Despite the rise, the group predicts that trend will be toward a greater number of managed IT outsourcing deals, but with smaller TCVs.
Thursday, April 16, 2009
"I just finished Robert Kennedy’s ”The Services Shift”, a book on the globalization of services, with an emphasis on Information Technology. Kennedy is a Professor at Michigan’s Ross School of Business. He also runs the William Davidson Institute — a fairly prominent think-tank that focuses on business and policy issues in developing countries."
"This book is a goldmine:
Click here to read the entire review.
Wednesday, April 15, 2009
Sourcemag.com ran a story about call center work being sourced to US companies. As the United States economy experiences its most severe economic downturn since the Great Depression, an increasing number of companies are recognizing the benefits of outsourcing all, or at least some of their call center operations. In addition the article indicates that while it is not a monumental shift, domestic options are gaining traction not only for political reasons, but more notably because of evolving applications and business process integration requirements.
Tuesday, April 14, 2009
A second task was to do a bunch of PR for the book (to be released in India in late April). Perot Systems was great -- setting me up with about a dozen leading newspapers that led to good coverage.
Finally, I did events for Ross alums in Delhi and Mumbai (Bombay). The core of the presentation was an update on the school, but about half was key insights from the book. I will take the next week to run through the insights one at a time. But to give you some foreshadowing, I identified and discussed nine "Key Lessons." Expect a discussion of one of these each day over the next week or two:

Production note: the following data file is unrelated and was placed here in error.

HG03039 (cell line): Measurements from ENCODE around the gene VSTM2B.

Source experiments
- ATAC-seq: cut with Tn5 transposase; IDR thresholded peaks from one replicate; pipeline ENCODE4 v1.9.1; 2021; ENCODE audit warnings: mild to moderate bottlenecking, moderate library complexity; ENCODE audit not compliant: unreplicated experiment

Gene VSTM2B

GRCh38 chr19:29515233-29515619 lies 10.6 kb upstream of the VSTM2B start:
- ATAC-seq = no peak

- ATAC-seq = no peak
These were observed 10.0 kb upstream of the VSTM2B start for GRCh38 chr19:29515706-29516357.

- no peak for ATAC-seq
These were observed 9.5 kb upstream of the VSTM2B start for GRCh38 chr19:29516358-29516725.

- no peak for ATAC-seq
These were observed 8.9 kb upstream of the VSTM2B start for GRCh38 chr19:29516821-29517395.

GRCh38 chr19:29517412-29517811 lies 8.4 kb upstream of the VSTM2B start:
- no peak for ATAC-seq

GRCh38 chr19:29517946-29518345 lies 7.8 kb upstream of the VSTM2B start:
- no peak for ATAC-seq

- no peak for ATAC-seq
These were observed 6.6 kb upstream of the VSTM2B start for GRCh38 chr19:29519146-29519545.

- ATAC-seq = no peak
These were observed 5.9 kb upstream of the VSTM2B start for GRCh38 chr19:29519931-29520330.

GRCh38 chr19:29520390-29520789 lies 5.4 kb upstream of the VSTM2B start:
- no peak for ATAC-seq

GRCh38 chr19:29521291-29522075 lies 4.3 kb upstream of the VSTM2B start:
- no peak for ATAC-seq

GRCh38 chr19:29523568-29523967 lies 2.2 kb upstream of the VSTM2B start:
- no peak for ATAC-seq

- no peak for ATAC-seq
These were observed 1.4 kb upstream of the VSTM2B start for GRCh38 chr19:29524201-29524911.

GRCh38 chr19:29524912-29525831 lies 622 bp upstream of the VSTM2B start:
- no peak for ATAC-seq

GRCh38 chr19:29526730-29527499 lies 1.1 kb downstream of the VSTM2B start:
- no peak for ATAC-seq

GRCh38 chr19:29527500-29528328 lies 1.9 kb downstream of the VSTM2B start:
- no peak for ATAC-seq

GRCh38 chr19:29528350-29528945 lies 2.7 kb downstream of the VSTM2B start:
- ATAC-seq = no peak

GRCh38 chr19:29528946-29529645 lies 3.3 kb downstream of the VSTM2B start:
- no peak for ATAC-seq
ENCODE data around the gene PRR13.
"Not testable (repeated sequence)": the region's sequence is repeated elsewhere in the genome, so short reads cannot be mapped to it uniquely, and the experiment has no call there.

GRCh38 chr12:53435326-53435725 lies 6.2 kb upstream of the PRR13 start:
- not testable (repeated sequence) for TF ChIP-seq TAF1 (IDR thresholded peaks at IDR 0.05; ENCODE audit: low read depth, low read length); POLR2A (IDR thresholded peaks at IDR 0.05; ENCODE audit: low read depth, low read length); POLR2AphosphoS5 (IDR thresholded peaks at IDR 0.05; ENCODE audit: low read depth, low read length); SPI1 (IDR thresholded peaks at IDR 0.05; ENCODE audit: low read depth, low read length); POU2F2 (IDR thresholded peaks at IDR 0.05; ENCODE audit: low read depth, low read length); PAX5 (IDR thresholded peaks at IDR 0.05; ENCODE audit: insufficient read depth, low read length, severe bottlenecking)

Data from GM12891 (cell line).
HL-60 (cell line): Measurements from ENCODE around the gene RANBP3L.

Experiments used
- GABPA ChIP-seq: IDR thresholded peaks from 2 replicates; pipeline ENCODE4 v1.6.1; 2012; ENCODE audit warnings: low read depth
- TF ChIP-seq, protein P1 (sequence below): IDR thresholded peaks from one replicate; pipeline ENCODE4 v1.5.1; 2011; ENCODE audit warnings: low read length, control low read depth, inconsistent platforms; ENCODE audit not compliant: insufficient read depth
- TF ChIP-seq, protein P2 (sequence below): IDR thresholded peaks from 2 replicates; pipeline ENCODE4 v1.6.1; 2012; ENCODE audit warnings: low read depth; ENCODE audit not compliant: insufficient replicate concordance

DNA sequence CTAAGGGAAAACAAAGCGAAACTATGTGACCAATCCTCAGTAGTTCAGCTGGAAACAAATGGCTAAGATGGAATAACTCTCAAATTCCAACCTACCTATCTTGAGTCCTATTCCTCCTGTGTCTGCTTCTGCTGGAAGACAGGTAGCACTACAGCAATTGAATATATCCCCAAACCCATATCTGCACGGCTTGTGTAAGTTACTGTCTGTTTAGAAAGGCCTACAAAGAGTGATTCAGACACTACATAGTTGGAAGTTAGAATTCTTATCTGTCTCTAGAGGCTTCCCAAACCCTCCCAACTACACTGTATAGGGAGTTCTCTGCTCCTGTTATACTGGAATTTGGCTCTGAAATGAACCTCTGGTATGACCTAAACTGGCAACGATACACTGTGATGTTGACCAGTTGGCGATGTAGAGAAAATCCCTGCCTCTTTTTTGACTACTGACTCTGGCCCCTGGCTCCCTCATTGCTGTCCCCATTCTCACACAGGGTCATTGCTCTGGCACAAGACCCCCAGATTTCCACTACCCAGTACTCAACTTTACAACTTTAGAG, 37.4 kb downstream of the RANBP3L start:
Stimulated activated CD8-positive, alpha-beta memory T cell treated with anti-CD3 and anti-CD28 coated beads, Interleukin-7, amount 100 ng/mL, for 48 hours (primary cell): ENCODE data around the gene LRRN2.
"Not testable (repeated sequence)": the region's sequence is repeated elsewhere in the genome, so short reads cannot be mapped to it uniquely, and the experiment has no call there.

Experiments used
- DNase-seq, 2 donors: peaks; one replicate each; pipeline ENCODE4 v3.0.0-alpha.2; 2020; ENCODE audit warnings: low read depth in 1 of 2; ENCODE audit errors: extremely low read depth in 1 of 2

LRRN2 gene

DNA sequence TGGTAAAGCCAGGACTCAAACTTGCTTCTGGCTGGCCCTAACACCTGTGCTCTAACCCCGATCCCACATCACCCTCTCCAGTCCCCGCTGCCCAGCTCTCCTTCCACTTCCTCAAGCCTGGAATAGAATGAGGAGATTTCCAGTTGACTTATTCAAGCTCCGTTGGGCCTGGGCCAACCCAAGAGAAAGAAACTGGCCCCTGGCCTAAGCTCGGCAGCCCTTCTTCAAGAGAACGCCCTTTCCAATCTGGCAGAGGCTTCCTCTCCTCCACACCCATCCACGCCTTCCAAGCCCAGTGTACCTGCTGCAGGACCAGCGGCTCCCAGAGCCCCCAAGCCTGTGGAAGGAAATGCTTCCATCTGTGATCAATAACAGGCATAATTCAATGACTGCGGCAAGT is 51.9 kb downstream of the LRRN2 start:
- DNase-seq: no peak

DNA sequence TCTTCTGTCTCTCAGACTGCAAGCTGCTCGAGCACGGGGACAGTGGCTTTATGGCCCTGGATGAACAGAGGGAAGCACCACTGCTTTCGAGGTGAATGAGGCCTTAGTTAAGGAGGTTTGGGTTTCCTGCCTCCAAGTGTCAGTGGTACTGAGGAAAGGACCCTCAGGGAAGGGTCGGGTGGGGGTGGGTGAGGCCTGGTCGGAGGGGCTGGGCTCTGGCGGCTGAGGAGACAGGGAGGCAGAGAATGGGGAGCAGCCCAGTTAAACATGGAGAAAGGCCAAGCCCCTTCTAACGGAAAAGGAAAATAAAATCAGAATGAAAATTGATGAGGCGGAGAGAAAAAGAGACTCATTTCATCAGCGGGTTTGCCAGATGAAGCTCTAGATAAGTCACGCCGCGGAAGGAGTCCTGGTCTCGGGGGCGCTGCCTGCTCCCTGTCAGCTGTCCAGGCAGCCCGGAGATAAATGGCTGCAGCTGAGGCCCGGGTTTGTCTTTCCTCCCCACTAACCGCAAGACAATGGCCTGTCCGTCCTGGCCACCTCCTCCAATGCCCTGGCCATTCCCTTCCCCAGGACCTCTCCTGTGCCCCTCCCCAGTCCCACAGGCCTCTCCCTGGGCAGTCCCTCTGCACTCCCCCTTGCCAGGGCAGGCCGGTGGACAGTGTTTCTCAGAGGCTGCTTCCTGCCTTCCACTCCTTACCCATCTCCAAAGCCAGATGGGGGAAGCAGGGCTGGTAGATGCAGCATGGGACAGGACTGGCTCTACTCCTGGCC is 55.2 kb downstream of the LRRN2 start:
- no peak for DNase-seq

- The move toward offshoring is not reversing anytime soon.
- Much confusion is caused by the fact that commentators use one word ("outsourcing") to describe two distinct phenomena.
- As firms gain experience, their offshore capabilities increase and the range of possibilities expands.
- We are seeing a shift from “India” to global sourcing
- We are witnessing a convergence of business models for "global" and "India" firms.
- There is a dramatic shift taking place from cost-focused offshoring to business enhancement offshoring.
- The fastest growth is in high value activities.
- Firms that move toward global sourcing require new skills to manage their organizations.
- There are few options for developed countries to respond to this trend.
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I hope you'll check back, and join the discussion.